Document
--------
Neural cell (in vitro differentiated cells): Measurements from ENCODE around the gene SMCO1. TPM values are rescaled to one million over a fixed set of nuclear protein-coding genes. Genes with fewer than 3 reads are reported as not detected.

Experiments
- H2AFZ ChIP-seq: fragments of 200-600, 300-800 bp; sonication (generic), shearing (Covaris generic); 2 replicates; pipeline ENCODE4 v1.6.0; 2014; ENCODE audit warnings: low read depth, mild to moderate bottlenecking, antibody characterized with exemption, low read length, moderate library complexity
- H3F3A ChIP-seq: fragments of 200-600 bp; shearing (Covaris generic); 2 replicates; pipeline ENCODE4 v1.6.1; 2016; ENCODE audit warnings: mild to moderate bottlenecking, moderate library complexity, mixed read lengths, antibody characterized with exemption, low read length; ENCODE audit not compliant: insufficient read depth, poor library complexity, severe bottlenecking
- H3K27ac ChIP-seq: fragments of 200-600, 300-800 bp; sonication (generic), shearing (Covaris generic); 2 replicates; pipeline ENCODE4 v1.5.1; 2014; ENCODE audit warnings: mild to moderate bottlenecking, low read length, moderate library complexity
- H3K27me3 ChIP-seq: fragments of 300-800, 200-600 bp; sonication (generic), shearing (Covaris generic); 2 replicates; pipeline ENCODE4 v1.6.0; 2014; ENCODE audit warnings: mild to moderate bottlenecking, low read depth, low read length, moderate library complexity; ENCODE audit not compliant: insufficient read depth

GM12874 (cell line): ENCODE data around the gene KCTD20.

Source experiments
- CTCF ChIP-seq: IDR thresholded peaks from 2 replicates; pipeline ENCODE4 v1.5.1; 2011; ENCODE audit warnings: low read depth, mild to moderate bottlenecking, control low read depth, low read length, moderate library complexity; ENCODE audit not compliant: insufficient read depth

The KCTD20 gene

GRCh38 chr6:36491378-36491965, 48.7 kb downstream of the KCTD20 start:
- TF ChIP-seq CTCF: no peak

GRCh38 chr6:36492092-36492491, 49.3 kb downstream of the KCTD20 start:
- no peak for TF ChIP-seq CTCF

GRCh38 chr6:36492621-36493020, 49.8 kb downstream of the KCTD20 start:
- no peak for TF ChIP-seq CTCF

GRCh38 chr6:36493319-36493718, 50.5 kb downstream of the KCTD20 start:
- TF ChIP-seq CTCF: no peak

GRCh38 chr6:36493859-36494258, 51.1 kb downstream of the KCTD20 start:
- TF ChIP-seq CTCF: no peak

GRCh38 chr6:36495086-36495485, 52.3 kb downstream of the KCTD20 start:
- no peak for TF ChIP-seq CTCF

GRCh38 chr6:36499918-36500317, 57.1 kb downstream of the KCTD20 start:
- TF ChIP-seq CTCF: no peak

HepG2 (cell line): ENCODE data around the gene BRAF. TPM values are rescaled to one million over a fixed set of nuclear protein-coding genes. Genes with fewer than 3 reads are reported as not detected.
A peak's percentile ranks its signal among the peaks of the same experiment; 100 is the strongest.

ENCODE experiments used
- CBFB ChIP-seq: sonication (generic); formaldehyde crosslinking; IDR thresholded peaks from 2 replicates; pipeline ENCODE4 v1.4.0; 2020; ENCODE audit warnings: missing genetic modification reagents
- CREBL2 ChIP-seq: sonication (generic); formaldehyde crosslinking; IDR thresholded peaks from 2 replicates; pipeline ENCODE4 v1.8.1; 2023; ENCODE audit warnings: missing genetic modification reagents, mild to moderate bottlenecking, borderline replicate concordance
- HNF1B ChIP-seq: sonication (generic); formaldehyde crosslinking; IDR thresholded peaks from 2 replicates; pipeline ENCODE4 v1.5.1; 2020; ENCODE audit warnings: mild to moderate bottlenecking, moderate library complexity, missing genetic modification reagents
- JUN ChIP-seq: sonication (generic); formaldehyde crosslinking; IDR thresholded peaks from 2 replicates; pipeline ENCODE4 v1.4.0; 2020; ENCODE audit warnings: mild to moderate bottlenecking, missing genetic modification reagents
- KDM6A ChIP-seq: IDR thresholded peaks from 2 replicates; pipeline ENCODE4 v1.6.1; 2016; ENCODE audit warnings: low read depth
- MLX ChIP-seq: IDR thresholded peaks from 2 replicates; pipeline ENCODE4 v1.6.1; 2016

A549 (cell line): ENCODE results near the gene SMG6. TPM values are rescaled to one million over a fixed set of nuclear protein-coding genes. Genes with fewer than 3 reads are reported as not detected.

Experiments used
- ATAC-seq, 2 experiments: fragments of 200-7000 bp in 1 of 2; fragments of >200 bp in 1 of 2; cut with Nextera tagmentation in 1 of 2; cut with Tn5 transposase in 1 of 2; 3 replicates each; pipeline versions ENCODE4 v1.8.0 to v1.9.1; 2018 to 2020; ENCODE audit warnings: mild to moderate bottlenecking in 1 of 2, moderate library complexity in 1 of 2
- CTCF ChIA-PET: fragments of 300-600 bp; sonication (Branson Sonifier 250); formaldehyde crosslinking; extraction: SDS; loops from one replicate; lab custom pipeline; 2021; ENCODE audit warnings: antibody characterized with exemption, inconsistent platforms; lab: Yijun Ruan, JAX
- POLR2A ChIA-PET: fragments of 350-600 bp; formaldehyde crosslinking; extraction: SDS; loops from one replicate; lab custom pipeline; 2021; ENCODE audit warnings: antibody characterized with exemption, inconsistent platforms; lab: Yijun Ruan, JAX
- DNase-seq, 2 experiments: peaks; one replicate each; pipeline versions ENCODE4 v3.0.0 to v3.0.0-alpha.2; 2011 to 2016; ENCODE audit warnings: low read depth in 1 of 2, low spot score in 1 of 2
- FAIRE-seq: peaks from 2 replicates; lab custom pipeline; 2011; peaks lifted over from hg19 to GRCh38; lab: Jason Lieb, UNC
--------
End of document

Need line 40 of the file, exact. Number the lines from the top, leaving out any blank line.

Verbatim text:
- FAIRE-seq: peaks from 2 replicates; lab custom pipeline; 2011; peaks lifted over from hg19 to GRCh38; lab: Jason Lieb, UNC